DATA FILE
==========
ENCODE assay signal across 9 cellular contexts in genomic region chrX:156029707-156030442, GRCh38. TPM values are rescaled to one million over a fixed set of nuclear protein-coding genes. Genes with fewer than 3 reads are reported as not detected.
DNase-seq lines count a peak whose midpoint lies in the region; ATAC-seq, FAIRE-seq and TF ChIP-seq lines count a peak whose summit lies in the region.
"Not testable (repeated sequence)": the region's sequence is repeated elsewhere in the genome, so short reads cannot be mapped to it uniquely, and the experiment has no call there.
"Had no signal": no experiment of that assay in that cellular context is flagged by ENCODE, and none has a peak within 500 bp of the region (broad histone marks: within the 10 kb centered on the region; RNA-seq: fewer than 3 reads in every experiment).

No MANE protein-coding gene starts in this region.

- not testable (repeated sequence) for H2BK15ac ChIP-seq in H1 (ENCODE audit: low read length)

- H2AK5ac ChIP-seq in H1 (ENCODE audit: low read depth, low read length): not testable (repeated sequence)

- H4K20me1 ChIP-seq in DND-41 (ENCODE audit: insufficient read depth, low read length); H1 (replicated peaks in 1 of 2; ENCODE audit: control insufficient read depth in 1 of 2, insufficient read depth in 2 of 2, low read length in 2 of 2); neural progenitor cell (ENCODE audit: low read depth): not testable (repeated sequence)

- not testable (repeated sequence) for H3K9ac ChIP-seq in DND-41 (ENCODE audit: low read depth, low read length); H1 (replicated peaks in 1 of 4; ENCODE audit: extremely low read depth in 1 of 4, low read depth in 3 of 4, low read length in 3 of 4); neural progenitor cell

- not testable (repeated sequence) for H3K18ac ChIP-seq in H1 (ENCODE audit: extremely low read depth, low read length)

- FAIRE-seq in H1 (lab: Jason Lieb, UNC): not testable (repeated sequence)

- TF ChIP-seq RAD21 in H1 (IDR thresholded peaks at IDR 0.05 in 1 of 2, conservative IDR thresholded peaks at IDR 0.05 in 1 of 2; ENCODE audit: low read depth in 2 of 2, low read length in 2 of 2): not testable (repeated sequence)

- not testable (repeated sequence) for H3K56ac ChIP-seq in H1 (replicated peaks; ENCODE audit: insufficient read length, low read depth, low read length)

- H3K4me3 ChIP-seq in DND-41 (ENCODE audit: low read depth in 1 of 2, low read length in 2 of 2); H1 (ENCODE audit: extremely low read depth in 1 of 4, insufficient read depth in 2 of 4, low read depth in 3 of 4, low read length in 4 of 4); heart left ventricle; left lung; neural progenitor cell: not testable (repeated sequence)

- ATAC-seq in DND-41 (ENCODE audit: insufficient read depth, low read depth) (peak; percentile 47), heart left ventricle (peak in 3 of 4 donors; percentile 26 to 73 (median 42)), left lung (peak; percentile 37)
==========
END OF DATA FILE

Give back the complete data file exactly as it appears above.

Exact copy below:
ENCODE assay signal across 9 cellular contexts in genomic region chrX:156029707-156030442, GRCh38. TPM values are rescaled to one million over a fixed set of nuclear protein-coding genes. Genes with fewer than 3 reads are reported as not detected.
DNase-seq lines count a peak whose midpoint lies in the region; ATAC-seq, FAIRE-seq and TF ChIP-seq lines count a peak whose summit lies in the region.
"Not testable (repeated sequence)": the region's sequence is repeated elsewhere in the genome, so short reads cannot be mapped to it uniquely, and the experiment has no call there.
"Had no signal": no experiment of that assay in that cellular context is flagged by ENCODE, and none has a peak within 500 bp of the region (broad histone marks: within the 10 kb centered on the region; RNA-seq: fewer than 3 reads in every experiment).

No MANE protein-coding gene starts in this region.

- not testable (repeated sequence) for H2BK15ac ChIP-seq in H1 (ENCODE audit: low read length)

- H2AK5ac ChIP-seq in H1 (ENCODE audit: low read depth, low read length): not testable (repeated sequence)

- H4K20me1 ChIP-seq in DND-41 (ENCODE audit: insufficient read depth, low read length); H1 (replicated peaks in 1 of 2; ENCODE audit: control insufficient read depth in 1 of 2, insufficient read depth in 2 of 2, low read length in 2 of 2); neural progenitor cell (ENCODE audit: low read depth): not testable (repeated sequence)

- not testable (repeated sequence) for H3K9ac ChIP-seq in DND-41 (ENCODE audit: low read depth, low read length); H1 (replicated peaks in 1 of 4; ENCODE audit: extremely low read depth in 1 of 4, low read depth in 3 of 4, low read length in 3 of 4); neural progenitor cell

- not testable (repeated sequence) for H3K18ac ChIP-seq in H1 (ENCODE audit: extremely low read depth, low read length)

- FAIRE-seq in H1 (lab: Jason Lieb, UNC): not testable (repeated sequence)

- TF ChIP-seq RAD21 in H1 (IDR thresholded peaks at IDR 0.05 in 1 of 2, conservative IDR thresholded peaks at IDR 0.05 in 1 of 2; ENCODE audit: low read depth in 2 of 2, low read length in 2 of 2): not testable (repeated sequence)

- not testable (repeated sequence) for H3K56ac ChIP-seq in H1 (replicated peaks; ENCODE audit: insufficient read length, low read depth, low read length)

- H3K4me3 ChIP-seq in DND-41 (ENCODE audit: low read depth in 1 of 2, low read length in 2 of 2); H1 (ENCODE audit: extremely low read depth in 1 of 4, insufficient read depth in 2 of 4, low read depth in 3 of 4, low read length in 4 of 4); heart left ventricle; left lung; neural progenitor cell: not testable (repeated sequence)

- ATAC-seq in DND-41 (ENCODE audit: insufficient read depth, low read depth) (peak; percentile 47), heart left ventricle (peak in 3 of 4 donors; percentile 26 to 73 (median 42)), left lung (peak; percentile 37)